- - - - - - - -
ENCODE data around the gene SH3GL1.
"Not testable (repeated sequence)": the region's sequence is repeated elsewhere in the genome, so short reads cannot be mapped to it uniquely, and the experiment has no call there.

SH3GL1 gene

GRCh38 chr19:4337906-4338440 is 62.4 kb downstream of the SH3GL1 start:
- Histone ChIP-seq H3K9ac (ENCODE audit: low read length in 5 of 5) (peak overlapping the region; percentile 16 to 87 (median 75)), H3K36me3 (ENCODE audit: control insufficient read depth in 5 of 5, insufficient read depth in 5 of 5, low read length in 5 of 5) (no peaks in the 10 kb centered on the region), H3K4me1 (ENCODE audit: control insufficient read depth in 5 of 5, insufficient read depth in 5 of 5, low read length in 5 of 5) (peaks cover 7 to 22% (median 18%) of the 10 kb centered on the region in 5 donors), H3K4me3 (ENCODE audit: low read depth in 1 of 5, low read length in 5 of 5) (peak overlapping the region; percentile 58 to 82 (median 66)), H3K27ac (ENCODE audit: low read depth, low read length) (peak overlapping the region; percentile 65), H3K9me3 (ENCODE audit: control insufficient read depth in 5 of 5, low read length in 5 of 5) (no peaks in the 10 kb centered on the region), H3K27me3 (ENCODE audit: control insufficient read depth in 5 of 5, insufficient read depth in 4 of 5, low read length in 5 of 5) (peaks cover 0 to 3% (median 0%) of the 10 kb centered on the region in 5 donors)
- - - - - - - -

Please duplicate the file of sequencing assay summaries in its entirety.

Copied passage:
ENCODE data around the gene SH3GL1.
"Not testable (repeated sequence)": the region's sequence is repeated elsewhere in the genome, so short reads cannot be mapped to it uniquely, and the experiment has no call there.

SH3GL1 gene

GRCh38 chr19:4337906-4338440 is 62.4 kb downstream of the SH3GL1 start:
- Histone ChIP-seq H3K9ac (ENCODE audit: low read length in 5 of 5) (peak overlapping the region; percentile 16 to 87 (median 75)), H3K36me3 (ENCODE audit: control insufficient read depth in 5 of 5, insufficient read depth in 5 of 5, low read length in 5 of 5) (no peaks in the 10 kb centered on the region), H3K4me1 (ENCODE audit: control insufficient read depth in 5 of 5, insufficient read depth in 5 of 5, low read length in 5 of 5) (peaks cover 7 to 22% (median 18%) of the 10 kb centered on the region in 5 donors), H3K4me3 (ENCODE audit: low read depth in 1 of 5, low read length in 5 of 5) (peak overlapping the region; percentile 58 to 82 (median 66)), H3K27ac (ENCODE audit: low read depth, low read length) (peak overlapping the region; percentile 65), H3K9me3 (ENCODE audit: control insufficient read depth in 5 of 5, low read length in 5 of 5) (no peaks in the 10 kb centered on the region), H3K27me3 (ENCODE audit: control insufficient read depth in 5 of 5, insufficient read depth in 4 of 5, low read length in 5 of 5) (peaks cover 0 to 3% (median 0%) of the 10 kb centered on the region in 5 donors)